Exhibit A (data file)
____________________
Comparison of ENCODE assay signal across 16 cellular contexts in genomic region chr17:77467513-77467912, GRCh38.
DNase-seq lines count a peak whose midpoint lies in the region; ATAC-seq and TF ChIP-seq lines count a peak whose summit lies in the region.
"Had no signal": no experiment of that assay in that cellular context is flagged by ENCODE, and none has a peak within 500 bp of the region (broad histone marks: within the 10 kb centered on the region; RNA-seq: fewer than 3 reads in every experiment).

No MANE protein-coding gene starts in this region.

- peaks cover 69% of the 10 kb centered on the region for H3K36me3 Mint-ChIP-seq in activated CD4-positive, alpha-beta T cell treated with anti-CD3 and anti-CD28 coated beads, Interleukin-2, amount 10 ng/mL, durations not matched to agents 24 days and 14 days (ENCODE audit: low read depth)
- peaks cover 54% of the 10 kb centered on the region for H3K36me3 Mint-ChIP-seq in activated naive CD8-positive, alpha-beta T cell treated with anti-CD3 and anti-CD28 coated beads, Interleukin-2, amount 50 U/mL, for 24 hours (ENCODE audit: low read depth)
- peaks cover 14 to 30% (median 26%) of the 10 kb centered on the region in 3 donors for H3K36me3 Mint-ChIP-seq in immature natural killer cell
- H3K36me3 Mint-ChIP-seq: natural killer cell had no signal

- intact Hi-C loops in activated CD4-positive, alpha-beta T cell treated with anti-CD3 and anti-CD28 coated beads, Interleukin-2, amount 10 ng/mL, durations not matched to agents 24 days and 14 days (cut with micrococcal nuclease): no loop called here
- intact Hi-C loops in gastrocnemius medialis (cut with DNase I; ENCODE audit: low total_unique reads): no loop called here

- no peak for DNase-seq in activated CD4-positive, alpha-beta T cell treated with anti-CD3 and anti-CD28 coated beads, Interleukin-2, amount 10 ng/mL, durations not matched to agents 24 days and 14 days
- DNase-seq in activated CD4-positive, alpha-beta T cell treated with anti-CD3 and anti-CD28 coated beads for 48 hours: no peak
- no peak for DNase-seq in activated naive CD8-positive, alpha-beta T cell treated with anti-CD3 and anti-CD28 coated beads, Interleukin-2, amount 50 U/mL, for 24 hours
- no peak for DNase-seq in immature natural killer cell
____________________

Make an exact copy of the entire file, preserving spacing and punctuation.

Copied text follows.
Comparison of ENCODE assay signal across 16 cellular contexts in genomic region chr17:77467513-77467912, GRCh38.
DNase-seq lines count a peak whose midpoint lies in the region; ATAC-seq and TF ChIP-seq lines count a peak whose summit lies in the region.
"Had no signal": no experiment of that assay in that cellular context is flagged by ENCODE, and none has a peak within 500 bp of the region (broad histone marks: within the 10 kb centered on the region; RNA-seq: fewer than 3 reads in every experiment).

No MANE protein-coding gene starts in this region.

- peaks cover 69% of the 10 kb centered on the region for H3K36me3 Mint-ChIP-seq in activated CD4-positive, alpha-beta T cell treated with anti-CD3 and anti-CD28 coated beads, Interleukin-2, amount 10 ng/mL, durations not matched to agents 24 days and 14 days (ENCODE audit: low read depth)
- peaks cover 54% of the 10 kb centered on the region for H3K36me3 Mint-ChIP-seq in activated naive CD8-positive, alpha-beta T cell treated with anti-CD3 and anti-CD28 coated beads, Interleukin-2, amount 50 U/mL, for 24 hours (ENCODE audit: low read depth)
- peaks cover 14 to 30% (median 26%) of the 10 kb centered on the region in 3 donors for H3K36me3 Mint-ChIP-seq in immature natural killer cell
- H3K36me3 Mint-ChIP-seq: natural killer cell had no signal

- intact Hi-C loops in activated CD4-positive, alpha-beta T cell treated with anti-CD3 and anti-CD28 coated beads, Interleukin-2, amount 10 ng/mL, durations not matched to agents 24 days and 14 days (cut with micrococcal nuclease): no loop called here
- intact Hi-C loops in gastrocnemius medialis (cut with DNase I; ENCODE audit: low total_unique reads): no loop called here

- no peak for DNase-seq in activated CD4-positive, alpha-beta T cell treated with anti-CD3 and anti-CD28 coated beads, Interleukin-2, amount 10 ng/mL, durations not matched to agents 24 days and 14 days
- DNase-seq in activated CD4-positive, alpha-beta T cell treated with anti-CD3 and anti-CD28 coated beads for 48 hours: no peak
- no peak for DNase-seq in activated naive CD8-positive, alpha-beta T cell treated with anti-CD3 and anti-CD28 coated beads, Interleukin-2, amount 50 U/mL, for 24 hours
- no peak for DNase-seq in immature natural killer cell